Free cash flow can be used for repaying debts, paying dividends to shareholders, buying back shares, or to facilitate the growth of its business
Free cash flow is not reported in the financial statements. You have to calculate it yourself by taking cash from operating activities and then subtracting capital expenditures
The absolute value of free cash flow does not tell you the whole story, you have to dig a bit deeper
Ask where the cash is coming from. Is a company generating these cash flows from their own earnings or do they rely on debt?
Ask what the company is spending its cash on. Are they investing in future growth, paying dividends, buying back shares, paying off debt, or are they simply spending it on maintenance costs?
If a company consistently reports negative cash flows while reporting increased earnings, this is a big warning sign, because this is unsustainable in the long run and could indicate earnings manipulation
Negative free cash flow might also indicate that a company does not have the liquidity to stay in business, at least not without taking on additional debt
Falling free cash flows are a warning sign as well, because it could indicate that a company is experiencing a slowdown in business which means future earnings may not be able to grow
Just as you can calculate a P/E ratio, you can also calculate a Price/Free Cash Flow ratio. However, these ratios both share the same limitations.
Also check whether a company is growing its cash reserves or burning through its cash reserves
Finally, always put these figures into perspective. They never tell you the complete story, you will have to dig a bit deeper to find out how a company is actually performing.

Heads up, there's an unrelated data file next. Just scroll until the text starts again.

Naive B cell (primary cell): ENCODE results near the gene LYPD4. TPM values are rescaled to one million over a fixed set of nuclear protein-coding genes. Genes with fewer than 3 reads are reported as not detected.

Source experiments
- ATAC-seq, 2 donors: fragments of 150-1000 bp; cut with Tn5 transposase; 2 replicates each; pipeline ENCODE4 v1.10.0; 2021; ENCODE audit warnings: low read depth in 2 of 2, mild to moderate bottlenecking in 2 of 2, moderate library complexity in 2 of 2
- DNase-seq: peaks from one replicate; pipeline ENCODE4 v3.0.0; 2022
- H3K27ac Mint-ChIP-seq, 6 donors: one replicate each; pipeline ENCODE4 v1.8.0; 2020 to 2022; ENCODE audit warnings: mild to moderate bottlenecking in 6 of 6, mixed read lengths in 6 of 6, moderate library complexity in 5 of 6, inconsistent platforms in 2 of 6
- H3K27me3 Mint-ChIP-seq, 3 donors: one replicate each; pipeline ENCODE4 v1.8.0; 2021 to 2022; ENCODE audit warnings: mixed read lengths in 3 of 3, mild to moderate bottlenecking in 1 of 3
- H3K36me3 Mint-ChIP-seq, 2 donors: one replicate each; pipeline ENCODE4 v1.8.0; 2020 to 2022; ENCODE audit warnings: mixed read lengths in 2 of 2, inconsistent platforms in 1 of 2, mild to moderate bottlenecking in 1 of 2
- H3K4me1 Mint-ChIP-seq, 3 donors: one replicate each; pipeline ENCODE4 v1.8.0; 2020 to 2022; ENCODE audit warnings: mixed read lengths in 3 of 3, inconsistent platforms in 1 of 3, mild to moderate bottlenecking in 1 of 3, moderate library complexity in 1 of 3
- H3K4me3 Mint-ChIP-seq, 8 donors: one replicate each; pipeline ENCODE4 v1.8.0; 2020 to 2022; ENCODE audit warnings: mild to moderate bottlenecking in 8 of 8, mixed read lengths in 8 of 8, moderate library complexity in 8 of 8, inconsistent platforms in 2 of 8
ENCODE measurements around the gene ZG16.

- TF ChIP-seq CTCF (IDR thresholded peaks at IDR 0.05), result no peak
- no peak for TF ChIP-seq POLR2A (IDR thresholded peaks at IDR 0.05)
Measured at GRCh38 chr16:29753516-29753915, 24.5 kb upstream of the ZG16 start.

In this lesson you will learn why managers manipulate earnings in the first place, how they do it, what the dangers are for you as an investor, and how you can identify and avoid these so called “value traps”, which is one of the most difficult aspects of stock picking.
To determine whether or not a company is financially healthy, we have to look at their financial statements, but management sometimes manipulates these statements to make a company look more profitable than it actually is
No matter how sophisticated your fundamental analysis and your intrinsic value estimates, if they are based on misstated information they are essentially worthless
Managers manipulate earnings to keep the stock price high and to meet analyst expectations
The GAAP allow several legal ways to manage earnings to a certain extend, which are sometimes misused
A value trap is a stock which appears to be a great investment at first, but is actually experiencing serious fundamental problems which are permanent in nature
The price of a true value investment is low because of irrational price movements, often caused by emotional reactions to temporary and solvable problems. TR
Even the best value investors in the world regularly buy value traps, because it is very difficult to identify them
There are two major scientific models to identify companies which might experience financial troubles in the near future: the Altman Z-score and the Beneish M-score. They are both useful, but not perfect
Hewitt Heiserman developed a method of creating two alternative income statements which counter the flaws of a company’s reported earnings: the defensive income statement and the enterprising income statement
Shareholder friendly management is important, because honest management is less likely to manipulate earnings
Finally, always read the footnotes of a company’s financial reports, because they can reveal important details